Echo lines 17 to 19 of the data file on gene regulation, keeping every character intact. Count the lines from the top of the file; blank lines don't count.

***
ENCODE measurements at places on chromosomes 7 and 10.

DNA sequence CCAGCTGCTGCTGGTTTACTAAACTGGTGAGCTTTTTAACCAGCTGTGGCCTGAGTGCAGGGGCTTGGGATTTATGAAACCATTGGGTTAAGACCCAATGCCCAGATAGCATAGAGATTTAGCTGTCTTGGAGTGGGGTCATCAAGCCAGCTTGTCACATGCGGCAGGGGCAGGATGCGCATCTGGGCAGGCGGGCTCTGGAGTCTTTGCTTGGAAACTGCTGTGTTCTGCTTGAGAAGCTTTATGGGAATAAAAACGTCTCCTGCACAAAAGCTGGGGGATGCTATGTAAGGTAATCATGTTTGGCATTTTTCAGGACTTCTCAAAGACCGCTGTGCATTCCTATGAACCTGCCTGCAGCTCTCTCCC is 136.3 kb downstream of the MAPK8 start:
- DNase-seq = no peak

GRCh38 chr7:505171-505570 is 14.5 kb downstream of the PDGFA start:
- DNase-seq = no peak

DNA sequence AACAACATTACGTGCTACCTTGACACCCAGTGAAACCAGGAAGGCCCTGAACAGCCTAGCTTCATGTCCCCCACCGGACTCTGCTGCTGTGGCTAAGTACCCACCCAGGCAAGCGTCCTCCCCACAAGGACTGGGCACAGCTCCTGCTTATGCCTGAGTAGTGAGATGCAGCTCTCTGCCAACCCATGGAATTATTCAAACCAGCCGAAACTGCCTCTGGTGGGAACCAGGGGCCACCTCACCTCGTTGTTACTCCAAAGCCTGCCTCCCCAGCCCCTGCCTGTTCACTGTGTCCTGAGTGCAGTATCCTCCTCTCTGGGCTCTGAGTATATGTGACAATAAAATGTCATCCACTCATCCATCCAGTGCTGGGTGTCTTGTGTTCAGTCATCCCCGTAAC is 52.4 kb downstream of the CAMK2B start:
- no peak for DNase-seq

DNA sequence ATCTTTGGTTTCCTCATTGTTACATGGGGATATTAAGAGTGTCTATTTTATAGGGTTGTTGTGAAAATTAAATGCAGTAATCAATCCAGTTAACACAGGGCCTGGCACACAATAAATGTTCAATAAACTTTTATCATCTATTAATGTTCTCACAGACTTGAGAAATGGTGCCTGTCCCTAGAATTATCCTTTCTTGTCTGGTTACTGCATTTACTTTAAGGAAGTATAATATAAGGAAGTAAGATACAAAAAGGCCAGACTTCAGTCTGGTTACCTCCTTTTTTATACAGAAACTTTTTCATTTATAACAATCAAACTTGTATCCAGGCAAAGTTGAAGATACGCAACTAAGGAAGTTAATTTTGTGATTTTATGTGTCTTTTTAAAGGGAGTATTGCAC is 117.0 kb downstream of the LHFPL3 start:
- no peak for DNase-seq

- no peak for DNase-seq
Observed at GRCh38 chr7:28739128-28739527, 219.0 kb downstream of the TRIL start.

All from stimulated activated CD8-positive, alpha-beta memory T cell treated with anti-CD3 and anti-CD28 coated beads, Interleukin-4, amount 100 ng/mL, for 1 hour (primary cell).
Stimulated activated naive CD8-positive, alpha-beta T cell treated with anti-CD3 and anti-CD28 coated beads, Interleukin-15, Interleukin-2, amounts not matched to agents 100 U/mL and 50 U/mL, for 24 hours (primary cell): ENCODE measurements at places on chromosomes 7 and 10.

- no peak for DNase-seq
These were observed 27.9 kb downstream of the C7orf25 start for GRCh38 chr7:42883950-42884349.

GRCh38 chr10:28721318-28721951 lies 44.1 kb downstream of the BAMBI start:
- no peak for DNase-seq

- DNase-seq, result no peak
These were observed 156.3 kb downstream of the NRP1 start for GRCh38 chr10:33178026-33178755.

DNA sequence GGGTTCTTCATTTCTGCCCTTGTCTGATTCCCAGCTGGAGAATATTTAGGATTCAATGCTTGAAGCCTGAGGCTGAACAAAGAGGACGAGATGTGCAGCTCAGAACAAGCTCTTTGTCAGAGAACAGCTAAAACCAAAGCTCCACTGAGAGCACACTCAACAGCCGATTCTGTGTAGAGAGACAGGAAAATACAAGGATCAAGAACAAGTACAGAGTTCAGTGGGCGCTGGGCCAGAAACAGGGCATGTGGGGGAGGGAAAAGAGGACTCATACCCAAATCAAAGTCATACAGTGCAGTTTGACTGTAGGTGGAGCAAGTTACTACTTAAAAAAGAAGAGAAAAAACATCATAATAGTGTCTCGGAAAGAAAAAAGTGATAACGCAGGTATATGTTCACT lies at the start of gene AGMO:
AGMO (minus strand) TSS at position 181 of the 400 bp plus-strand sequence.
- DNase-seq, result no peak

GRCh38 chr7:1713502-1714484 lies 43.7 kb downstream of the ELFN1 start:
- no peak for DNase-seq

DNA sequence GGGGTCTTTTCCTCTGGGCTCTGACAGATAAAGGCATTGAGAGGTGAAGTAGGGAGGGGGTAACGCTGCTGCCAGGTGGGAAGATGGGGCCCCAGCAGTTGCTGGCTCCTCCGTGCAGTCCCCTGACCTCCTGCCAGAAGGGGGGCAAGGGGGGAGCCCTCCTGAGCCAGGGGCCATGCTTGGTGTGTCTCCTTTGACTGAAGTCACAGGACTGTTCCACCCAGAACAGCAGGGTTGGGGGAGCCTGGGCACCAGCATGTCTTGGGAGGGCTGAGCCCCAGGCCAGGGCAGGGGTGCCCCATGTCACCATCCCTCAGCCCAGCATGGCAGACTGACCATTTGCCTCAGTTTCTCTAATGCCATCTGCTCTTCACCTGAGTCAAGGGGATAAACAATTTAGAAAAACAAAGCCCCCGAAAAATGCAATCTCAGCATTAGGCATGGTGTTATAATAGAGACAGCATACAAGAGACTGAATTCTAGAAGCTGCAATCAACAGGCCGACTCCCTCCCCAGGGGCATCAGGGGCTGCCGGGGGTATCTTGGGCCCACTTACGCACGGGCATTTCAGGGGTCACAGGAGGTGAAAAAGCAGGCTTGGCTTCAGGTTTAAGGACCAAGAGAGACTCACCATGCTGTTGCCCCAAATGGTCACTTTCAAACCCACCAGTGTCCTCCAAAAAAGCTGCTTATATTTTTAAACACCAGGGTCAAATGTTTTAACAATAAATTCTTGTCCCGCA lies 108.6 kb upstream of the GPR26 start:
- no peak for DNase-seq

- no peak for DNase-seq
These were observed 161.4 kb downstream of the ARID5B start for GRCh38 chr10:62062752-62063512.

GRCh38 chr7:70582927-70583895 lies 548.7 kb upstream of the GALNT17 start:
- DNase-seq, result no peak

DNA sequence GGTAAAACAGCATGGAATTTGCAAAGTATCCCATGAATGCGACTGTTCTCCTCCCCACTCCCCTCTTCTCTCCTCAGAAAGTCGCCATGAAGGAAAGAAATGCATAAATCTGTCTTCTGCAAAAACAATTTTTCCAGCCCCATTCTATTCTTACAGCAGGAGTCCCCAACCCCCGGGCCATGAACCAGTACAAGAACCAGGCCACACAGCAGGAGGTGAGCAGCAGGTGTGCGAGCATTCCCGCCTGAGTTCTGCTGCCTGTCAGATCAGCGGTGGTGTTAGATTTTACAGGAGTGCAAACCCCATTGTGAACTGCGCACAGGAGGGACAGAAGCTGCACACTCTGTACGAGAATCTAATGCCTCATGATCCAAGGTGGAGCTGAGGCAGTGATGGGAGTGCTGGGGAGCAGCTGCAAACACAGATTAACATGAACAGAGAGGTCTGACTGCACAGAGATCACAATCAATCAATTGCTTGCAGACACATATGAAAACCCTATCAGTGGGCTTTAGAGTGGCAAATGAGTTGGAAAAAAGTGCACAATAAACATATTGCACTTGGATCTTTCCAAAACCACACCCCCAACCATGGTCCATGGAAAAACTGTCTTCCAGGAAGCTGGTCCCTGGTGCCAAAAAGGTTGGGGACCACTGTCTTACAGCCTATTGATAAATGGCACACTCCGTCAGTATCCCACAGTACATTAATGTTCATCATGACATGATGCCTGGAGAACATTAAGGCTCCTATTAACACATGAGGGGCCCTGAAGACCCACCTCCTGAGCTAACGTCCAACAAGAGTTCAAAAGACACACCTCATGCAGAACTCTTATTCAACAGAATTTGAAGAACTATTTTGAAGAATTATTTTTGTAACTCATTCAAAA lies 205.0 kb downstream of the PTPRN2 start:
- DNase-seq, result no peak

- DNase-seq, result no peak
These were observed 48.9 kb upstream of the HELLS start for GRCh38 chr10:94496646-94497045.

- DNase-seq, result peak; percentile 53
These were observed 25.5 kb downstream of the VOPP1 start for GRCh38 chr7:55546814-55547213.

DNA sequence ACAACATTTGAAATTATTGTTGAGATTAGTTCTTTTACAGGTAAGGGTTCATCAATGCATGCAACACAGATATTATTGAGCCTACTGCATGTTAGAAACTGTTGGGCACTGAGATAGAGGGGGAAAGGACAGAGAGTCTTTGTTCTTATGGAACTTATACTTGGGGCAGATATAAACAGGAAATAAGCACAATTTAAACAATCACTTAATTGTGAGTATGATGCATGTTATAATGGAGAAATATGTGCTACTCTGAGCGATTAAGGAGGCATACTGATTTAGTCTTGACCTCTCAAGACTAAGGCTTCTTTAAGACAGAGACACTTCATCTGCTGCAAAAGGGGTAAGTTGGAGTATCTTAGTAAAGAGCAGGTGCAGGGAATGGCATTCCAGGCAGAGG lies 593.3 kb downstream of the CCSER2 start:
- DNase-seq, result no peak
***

- no peak for DNase-seq

- DNase-seq, result no peak
These were observed 156.3 kb downstream of the NRP1 start for GRCh38 chr10:33178026-33178755.